Following a well-earned break over Christmas, we are back and all guns blazing. 2021 was an incredibly busy year for many in planning and development and 2022 is likely to be busier still. The Planning Insight team have been thinking some of the major announcements that are on the horizon for the year ahead and share our thoughts as follows.
With the publication of the latest Housing Delivery Test figures on 14th January, we have seen several councils already raise questions over the accuracy of the data. We expect to see some back and forth as some will want to avoid facing the presumption. For those councils that face the buffer (below 85% delivery), some will need to revise their Five Year Housing Land Supply (5YHLS) calculations to account for an increased requirement. This could also push some councils into the presumption.
‘Keep an eye on our Insights Hub for updated Housing Supply and Delivery Reports where we provide commentary on the consequences.’
Following Michael Gove’s appointment as Secretary of State for the newly branded Department for Levelling Up, Housing and Communities, planning reform was put on hold and a new white paper promised on the wider levelling up agenda.
‘Housing Minister, Chris Pincher confirmed that planning reform is at the “heart” of its agenda.’
Reports suggest that devolution could form a part while there have also been hints at a return to more Strategic Planning which may have implications for how housing targets and planning decisions are made. In recent statements by ministers, growth zones still form part the proposed reforms. Public consultation will also continue on individual applications which was a key criticism when the reform paper was published last year.
At the end of last year, The Future Homes Standard became the Future Homes and Buildings Standard (FHBS) with introduction of new Building Regulations expected from June 2022. The updated Building Regulations shall help reach the FHBS target in 2025.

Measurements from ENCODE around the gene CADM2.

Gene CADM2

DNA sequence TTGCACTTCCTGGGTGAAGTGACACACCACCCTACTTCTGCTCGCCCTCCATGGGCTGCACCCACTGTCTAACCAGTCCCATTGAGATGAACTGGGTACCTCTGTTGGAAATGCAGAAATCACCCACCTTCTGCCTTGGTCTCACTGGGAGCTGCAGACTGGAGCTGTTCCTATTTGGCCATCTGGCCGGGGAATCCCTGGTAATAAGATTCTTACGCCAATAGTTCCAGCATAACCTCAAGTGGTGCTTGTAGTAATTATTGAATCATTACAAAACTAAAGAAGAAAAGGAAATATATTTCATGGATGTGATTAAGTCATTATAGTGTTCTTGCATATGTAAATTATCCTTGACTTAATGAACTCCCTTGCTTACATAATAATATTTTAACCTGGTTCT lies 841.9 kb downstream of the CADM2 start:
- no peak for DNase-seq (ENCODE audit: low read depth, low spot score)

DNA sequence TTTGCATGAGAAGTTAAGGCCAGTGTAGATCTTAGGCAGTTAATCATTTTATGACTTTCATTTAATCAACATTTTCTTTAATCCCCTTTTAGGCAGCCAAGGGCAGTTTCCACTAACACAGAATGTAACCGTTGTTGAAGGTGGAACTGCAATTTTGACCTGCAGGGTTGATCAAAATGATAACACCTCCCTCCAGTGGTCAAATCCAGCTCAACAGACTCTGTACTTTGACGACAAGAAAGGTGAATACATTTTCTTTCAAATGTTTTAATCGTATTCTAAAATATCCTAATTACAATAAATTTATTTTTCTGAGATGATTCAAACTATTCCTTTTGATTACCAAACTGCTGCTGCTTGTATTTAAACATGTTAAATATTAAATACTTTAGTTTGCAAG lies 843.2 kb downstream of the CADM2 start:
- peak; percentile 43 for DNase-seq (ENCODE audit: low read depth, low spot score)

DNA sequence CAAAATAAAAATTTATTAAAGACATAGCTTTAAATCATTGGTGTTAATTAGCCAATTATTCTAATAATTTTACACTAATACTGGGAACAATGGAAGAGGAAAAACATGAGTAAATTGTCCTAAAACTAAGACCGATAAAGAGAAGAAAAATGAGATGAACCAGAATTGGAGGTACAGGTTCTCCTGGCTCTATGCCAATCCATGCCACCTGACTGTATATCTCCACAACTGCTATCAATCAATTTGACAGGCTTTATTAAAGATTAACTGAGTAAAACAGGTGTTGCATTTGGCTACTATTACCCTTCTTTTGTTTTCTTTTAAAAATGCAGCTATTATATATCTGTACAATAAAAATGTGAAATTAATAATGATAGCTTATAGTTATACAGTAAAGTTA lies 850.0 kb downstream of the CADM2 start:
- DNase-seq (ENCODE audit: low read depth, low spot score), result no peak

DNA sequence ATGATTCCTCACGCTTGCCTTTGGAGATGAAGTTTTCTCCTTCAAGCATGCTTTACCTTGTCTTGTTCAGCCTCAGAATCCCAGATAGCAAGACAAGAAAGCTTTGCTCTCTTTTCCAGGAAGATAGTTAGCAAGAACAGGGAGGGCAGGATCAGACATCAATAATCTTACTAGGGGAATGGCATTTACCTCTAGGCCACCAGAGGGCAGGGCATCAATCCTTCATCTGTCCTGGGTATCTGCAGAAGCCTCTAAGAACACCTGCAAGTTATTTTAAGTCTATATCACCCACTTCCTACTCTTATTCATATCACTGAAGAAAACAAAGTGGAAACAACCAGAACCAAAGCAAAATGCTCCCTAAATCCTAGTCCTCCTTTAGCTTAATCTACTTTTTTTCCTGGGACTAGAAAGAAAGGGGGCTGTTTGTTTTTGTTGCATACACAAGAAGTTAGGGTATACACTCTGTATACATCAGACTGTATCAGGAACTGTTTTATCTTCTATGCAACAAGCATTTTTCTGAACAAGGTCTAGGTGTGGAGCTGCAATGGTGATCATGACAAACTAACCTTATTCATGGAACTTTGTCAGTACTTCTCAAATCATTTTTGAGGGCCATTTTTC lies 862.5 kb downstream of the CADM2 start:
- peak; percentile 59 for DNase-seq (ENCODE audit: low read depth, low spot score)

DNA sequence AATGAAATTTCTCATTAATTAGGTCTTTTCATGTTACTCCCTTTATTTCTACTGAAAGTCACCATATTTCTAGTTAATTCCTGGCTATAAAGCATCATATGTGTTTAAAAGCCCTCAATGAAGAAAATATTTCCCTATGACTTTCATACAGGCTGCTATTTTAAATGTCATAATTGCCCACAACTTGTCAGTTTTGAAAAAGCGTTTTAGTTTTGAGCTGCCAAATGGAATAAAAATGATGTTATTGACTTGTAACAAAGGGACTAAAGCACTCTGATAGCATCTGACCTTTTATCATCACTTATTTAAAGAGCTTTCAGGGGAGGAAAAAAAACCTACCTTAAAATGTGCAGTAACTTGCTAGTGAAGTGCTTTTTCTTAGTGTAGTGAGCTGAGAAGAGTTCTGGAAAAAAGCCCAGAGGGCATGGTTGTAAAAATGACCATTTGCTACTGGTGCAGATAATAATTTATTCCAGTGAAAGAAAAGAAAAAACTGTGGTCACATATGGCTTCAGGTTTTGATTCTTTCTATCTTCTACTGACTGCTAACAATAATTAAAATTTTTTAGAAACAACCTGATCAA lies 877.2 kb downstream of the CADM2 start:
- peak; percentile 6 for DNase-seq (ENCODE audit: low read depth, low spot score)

The FHBS has been introduced to work alongside the updated Building Regulations. From 2025 all new homes built will need to produce 75-80% less carbon emissions than those currently delivered, net zero ready, without the need for retrofitting.
‘It is expected that new homes will not be able to connect to any gas network from 2025, being equipped with efficient insulation and the use of low-carbon heating sources.’
The Building Regulation changes in June will require new homes to cut carbon emissions by 30% and new build offices and shops to reduce emissions by 27%. The updates comprise Part L (fuel and power), Part F (ventilation) and new Part O (overheating in residential buildings).
Click here for details of the new approved documents, L, F & O.
In November 2021 long awaited Environmental Bill became an Act of Parliament. Part of the legislation relates to bio-diversity net gain (BNG) which is quickly becoming a hot topic, we consider that the momentum will significantly increase in 2022. DEFRA kicked off the new year with a consultation on how BNG will work in practice. Read about the consultation here.
‘BNG will be a mandatory requirement for new development and this will be secured through a range of means, in our blog toward the end of last year we covered the headlines read here.‘
The DEFRA consultation seeks views on how BNG will be implemented. We have some concerns in relation to the practical implementation and resourcing adding a new layer of complication to the planning system already under significant pressure.
Some local authorities already have BNG engrained in their policies, however, we have noticed a few appeal decisions where committees have sought to refuse schemes lacking the 10% without a policy basis to do so. What is clear is that an understanding of the implications of BNG for developers and those that participate in the planning process could not come sooner.
Following the publication of the National Model Design Code (NMDC) in July 2021, we are all eagerly waiting to see how the Local Planning Authorities will respond.
‘LPA’s have been given the significant task to prepare their own set of design guides or codes, which are required to be in alignment with the principles set out in the National Design Guide and the NMDC. ‘
This will inevitably be a daunting task for many LPA’s whose planning policy teams area already known to be under resourced. Community consultation will take place this year and we will be keeping a close eye on the front runners to see how things are progressing.